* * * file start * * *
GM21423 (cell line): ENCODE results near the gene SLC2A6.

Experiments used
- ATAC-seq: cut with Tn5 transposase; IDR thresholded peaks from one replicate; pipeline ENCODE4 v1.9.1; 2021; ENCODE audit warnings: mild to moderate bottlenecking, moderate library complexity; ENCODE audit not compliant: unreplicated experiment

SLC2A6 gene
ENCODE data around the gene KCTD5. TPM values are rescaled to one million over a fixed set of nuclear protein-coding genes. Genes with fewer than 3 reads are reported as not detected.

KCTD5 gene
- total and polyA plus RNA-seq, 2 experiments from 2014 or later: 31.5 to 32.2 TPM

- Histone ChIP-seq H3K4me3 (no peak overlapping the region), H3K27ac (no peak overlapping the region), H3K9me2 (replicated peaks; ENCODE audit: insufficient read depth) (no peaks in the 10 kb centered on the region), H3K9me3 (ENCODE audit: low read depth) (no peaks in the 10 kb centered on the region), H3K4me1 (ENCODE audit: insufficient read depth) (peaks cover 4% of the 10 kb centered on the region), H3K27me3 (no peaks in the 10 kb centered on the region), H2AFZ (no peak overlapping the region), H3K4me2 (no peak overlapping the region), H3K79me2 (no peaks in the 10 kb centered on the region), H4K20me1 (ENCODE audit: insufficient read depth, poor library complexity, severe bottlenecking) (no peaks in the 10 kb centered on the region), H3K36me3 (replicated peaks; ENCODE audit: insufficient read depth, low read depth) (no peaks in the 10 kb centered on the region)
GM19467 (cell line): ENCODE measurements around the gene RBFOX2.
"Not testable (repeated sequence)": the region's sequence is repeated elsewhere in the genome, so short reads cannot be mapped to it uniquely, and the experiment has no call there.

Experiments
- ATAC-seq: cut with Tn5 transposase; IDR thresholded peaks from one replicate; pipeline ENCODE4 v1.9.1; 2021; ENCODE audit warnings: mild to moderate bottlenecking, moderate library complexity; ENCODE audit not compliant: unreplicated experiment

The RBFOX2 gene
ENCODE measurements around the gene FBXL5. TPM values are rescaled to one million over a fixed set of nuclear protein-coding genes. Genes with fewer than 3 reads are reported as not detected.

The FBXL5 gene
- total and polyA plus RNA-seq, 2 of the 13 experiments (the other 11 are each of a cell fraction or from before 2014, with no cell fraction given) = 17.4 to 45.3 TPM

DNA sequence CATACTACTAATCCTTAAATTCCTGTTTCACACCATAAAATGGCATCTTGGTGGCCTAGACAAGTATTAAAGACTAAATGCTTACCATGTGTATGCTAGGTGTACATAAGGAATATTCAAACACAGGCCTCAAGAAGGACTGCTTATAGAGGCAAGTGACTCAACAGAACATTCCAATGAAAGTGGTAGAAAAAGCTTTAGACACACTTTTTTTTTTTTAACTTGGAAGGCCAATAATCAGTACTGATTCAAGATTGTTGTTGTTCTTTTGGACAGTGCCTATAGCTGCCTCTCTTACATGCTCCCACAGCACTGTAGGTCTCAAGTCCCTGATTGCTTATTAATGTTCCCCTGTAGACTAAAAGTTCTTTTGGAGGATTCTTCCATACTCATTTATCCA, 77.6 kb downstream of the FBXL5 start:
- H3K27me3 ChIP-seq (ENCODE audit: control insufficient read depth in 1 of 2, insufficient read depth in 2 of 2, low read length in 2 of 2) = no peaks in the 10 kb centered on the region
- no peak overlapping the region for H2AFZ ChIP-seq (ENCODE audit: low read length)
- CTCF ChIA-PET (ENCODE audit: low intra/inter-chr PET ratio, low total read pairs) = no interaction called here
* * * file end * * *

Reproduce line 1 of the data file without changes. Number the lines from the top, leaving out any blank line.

GM21423 (cell line): ENCODE results near the gene SLC2A6.